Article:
Communication

Biblical Principles for Social Media

It is no revelation that social media are dominant forms of communication in this digital age, but the stats are breathtaking. A remarkable 78% of 18-24 year olds in the U.S. use Snapchat, and 94% of that age demographic are regular YouTube users, while 71% use Instagram. More than two-thirds (68%) of all U.S. adults use Facebook, and 75% of those users are daily users. The typical American uses three social media platforms regularly.1 In short, the various platforms of social media are preferred means of communication for an overwhelming majority of Americans.

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From the Archives: Should We Suffer Fools Gladly?

Just about everybody complains about the quality of discourse on the Internet. In my experience, it isn’t much worse than the quality of discourse most other places—with one important exception. Foolishness of the verbal variety has always required cheap and easy forms of communication in order to really thrive. The talk of fools is not merely ignorant but impulsive, spontaneous. So, for centuries, the cost of publishing has been a mitigating factor, filtering much of the worst sort of foolishness out of the world of the written word. Printed error tended to at least be thoughtful error.

But decades of steadily-improving Internet technology have changed all that. Now any idiot who can click a mouse can publish his insights for the eyes of millions at the cost of pocket change. And since the Web also facilitates rapid interaction (of the sort previously limited to conversation), fools can now speak or write their minds (Prov.18:2) at each other at a rate, and with a passion (Prov. 12:16), previously undreamt of.1

So it’s probably fair to say: there’s no foolishness like Internet foolishness.

There is a bright side to Web publishing and interaction. I wouldn’t be writing this if I didn’t believe that. But today, in honor of All Fools Day, let’s consider some principles for dealing with fools and foolishness—including the Web variety.

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New Research: Happy Couples Know How to Argue Well

"'Happy couples tend to take a solution-oriented approach to conflict, and this is clear even in the topics that they choose to discuss....The researchers also found that the longer people were married, the fewer arguments they had, suggesting that over time couples had learned that some topics were simply not worth addressing." - Church Leaders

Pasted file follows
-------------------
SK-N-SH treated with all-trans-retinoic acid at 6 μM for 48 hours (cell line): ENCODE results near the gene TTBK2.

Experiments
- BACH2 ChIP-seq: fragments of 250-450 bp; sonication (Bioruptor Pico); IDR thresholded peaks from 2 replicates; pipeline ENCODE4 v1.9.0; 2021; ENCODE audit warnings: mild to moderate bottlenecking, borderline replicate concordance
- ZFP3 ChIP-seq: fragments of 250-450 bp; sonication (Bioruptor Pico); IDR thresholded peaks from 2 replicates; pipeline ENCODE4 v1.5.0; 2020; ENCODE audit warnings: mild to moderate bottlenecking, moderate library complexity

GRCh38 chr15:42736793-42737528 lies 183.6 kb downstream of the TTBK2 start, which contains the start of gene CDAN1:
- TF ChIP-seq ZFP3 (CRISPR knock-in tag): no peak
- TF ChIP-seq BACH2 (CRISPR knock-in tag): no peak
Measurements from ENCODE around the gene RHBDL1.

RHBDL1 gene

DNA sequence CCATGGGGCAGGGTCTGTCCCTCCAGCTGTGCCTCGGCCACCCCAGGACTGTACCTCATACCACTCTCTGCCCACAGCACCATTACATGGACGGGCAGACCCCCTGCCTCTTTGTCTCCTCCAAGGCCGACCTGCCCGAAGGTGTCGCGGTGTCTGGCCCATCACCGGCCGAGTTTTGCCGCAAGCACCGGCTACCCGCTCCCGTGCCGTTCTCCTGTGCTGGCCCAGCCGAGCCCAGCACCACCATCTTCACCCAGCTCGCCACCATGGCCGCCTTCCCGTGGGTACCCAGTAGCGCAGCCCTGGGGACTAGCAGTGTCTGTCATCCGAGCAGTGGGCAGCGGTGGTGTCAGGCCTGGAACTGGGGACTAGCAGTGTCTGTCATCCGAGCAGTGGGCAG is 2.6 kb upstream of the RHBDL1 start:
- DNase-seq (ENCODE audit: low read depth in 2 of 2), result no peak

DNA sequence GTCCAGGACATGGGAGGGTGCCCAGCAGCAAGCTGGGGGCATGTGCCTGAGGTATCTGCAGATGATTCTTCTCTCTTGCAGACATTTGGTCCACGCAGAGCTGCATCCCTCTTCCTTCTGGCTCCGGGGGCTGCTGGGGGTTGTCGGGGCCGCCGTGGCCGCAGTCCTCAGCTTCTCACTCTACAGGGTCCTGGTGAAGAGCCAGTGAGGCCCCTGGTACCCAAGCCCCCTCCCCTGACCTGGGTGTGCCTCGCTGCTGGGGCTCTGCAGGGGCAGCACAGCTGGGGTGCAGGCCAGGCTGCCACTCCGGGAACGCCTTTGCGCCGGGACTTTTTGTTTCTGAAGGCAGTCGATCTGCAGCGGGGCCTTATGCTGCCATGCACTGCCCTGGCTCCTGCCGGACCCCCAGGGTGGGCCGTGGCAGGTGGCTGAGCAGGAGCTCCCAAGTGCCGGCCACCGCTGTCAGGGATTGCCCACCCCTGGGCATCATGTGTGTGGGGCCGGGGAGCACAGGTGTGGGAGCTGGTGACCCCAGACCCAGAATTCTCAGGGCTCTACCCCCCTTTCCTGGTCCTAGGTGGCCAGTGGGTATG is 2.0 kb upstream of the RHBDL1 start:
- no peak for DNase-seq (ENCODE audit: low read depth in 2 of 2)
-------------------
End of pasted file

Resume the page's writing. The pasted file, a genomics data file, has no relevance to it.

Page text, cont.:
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Preparing to Launch: The Importance of Communication

For the last couple of years I’ve done a workshop for our homeschool support group on preparing your child to launch. The parents who attend have kids in high school, and the most common topic has not been how to get kids into college. It’s been about issues of parental authority with young adults at home.

If you constantly recite the “My house, my rules!” lecture to your 18 year old, that horse has probably left the corral and is roaming the plains of Montana.

This is a sensitive topic, and parents in my Preparing to Launch Workshop expect me to give them long, complex answers to their questions, with a “How To” checklist. However, in one form or another, my answer is almost always “Communication.”

Here’s why.

2262 reads

Should We Suffer Fools Gladly?

Holbein - Folly

Just about everybody complains about the quality of discourse on the Internet. In my experience, it isn’t much worse than the quality of discourse most other places—with one important exception. Foolishness of the verbal variety has always required cheap and easy forms of communication in order to really thrive. The talk of fools is not merely ignorant but impulsive, spontaneous. So, for centuries, the cost of publishing has been a mitigating factor, filtering much of the worst sort of foolishness out of the world of the written word. Printed error tended to at least be thoughtful error.

But decades of steadily-improving Internet technology have changed all that. Now any idiot who can click a mouse can publish his insights for the eyes of millions at the cost of pocket change. And since the Web also facilitates rapid interaction (of the sort previously limited to conversation), fools can now speak or write their minds (Prov.18:2) at each other at a rate, and with a passion (Prov. 12:16), previously undreamt of.1

So it’s probably fair to say: there’s no foolishness like Internet foolishness.

7015 reads